Nearly a thousand cases of abused, abandoned and neglected children are being reported to Cape Town Child Welfare every month from some of the city’s poorest areas.
And the caseload has meant that, in some cases, a single social worker has to deal with up to 200 cases at a time. The national average is 60 cases per social worker.
Cape Town Child Welfare has more than 5 000 cases being handled by its 48 social workers.
The organisation’s chief executive, Niresh Ramklass, said more than 200 new cases were reported each week.
In Hanover Park, three social workers were responsible for 609 cases. In Hout Bay, six social workers were dealing with 657 cases between them.
Seven social workers were responsible for 814 cases in Athlone, while four people were handling 566 cases in Dunoon.
Manenberg has five social workers whose caseload is 599. In Philippi East there are 850 cases divided between eight people. In Khayelitsha the load is 633 between eight people. In the Lotus River/Ottery area, there are seven social workers for 692 cases.
“They are under pressure. They are not coping,” said Ramklass. “Hanover Park is in crisis. It needs a lot of government attention and proper investment.”
Cape Town Child Welfare was facing backlogs because of the high volumes of cases coupled with a shortage of staff, he said.
Ramklass said the number of abused, abandoned and neglected children reported in and around Cape Town had increased over the years.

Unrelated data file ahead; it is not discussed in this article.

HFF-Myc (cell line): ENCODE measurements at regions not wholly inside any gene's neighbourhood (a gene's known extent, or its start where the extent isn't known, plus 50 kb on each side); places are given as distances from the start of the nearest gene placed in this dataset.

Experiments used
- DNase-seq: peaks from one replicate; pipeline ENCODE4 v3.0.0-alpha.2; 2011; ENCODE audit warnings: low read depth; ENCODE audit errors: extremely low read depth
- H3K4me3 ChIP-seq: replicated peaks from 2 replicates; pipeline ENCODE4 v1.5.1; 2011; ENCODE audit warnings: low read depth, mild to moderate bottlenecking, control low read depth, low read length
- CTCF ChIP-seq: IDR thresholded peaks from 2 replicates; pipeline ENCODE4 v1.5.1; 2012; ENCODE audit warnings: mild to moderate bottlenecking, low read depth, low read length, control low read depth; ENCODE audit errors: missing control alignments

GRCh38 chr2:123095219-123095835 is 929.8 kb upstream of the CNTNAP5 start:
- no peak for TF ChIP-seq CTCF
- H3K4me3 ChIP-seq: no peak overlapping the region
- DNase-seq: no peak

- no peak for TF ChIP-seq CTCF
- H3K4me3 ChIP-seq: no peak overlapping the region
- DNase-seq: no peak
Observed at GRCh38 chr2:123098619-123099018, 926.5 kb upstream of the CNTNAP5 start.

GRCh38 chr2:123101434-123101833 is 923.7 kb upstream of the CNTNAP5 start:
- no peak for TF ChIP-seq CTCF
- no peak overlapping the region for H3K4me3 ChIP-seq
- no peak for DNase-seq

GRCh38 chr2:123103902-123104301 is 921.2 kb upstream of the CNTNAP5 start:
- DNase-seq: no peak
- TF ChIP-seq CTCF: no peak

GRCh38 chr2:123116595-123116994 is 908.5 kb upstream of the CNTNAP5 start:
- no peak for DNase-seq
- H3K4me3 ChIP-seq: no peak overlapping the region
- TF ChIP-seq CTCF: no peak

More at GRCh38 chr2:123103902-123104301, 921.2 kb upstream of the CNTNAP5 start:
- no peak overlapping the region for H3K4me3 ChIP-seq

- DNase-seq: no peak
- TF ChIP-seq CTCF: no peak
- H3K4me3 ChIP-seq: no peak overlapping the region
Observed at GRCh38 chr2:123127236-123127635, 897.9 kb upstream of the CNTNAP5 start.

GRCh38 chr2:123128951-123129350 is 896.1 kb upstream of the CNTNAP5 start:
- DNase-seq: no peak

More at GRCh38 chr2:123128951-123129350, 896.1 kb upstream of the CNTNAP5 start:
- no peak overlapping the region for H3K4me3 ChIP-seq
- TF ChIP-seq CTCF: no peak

One of the factors contributing to the increase was the scourge of substance abuse gripping the city, he said.
In some cases, drug-addicted parents left their children with grandparents, who were unable to cope and approached Cape Town Child Welfare for help.
The new Children’s Act, said Ramklass, demanded a more intensive approach to social work.
“It’s not easy being children in this city. The government must invest more money and resources into child protection,” he said.
Child advocacy group Molo Songololo agreed that substance abuse contributed to the increase of child abuse and neglect.
“It is the main factor in cases we work with. It causes dysfunction in families and parental neglect,” said Molo Songololo spokesman Patric Solomons.
He added that it was not only the children of diagnosed addicts who suffered, but also those of functional alcoholics and drug users.
Solomons said there was very little support for the children of these people until something bad happened to them.
As part of the organisation’s strategy, Molo Songololo officials had increased home visits, he said.
Solomons found that when parents or guardians knew that officials were visiting regularly, they decreased their intake of substances, cleaned up their houses and started taking better care of their children.
“We need to increase monitoring children in their homes, because that is where the crimes against them take place.”
Social Development MEC Albert Fritz urged neighbours to report any suspected incidents of abuse or neglect to their local social development offices.
He was planning to send a memo to all offices to pay special attention to the complaints of neighbours and relatives.
Fritz said social workers were compelled to do site visits when complaints were received.
He would request that feedback be sent to his office.